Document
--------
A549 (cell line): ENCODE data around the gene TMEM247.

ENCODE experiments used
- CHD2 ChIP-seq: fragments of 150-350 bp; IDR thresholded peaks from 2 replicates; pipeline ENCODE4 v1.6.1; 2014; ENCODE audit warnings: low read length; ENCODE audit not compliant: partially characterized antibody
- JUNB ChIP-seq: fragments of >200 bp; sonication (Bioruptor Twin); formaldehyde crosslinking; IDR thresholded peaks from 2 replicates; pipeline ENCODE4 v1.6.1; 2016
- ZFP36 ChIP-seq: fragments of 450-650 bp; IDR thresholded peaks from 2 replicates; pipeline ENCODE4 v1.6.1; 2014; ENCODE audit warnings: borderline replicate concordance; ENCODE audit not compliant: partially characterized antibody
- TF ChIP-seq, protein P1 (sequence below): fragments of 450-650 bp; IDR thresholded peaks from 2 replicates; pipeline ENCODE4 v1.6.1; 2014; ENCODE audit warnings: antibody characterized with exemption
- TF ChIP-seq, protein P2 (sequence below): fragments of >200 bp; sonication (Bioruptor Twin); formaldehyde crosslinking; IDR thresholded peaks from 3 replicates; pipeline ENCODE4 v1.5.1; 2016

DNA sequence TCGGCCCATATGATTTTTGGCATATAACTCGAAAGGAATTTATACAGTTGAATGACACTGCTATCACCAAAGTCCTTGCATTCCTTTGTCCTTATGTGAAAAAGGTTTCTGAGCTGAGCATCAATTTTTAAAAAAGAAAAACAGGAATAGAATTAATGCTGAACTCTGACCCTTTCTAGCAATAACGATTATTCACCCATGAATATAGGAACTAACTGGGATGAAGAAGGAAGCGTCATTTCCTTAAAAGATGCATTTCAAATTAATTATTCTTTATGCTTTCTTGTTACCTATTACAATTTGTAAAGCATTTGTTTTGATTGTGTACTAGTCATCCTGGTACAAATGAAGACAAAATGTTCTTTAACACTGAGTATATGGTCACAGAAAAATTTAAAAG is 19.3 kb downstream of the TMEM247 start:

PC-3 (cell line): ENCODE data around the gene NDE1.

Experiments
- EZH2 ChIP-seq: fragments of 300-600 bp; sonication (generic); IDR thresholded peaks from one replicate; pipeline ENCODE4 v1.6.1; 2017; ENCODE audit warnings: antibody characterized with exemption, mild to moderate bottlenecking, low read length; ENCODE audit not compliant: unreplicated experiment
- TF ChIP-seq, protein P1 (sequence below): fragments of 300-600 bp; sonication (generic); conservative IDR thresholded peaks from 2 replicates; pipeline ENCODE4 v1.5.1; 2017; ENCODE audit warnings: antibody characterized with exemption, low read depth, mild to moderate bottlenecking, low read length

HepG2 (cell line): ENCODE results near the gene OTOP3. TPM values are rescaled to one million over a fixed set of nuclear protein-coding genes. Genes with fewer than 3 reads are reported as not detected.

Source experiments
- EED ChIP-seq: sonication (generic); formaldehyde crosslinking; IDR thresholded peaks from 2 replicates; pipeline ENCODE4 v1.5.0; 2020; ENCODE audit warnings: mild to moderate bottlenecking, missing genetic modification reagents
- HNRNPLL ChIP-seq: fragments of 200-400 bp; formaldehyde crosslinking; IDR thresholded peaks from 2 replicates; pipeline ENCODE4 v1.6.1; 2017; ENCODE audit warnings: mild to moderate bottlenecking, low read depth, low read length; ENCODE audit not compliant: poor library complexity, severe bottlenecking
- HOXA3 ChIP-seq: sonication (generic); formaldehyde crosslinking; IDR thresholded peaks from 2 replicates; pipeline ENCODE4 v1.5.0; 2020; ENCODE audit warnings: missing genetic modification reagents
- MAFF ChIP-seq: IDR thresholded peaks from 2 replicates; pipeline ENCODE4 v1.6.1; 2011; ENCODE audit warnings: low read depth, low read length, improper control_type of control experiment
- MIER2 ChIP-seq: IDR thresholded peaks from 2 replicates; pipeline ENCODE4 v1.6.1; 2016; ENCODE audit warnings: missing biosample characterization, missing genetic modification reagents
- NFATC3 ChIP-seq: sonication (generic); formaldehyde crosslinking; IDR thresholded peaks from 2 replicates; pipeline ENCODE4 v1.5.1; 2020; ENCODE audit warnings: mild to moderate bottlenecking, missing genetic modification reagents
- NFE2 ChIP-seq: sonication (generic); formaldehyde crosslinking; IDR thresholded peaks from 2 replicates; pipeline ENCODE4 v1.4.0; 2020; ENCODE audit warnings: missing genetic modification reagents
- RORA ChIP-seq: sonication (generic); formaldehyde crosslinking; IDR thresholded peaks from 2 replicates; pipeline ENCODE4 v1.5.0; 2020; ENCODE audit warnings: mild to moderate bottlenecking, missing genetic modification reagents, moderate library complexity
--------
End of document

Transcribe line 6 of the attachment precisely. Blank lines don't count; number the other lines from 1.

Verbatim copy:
- TF ChIP-seq, protein P1 (sequence below): fragments of 450-650 bp; IDR thresholded peaks from 2 replicates; pipeline ENCODE4 v1.6.1; 2014; ENCODE audit warnings: antibody characterized with exemption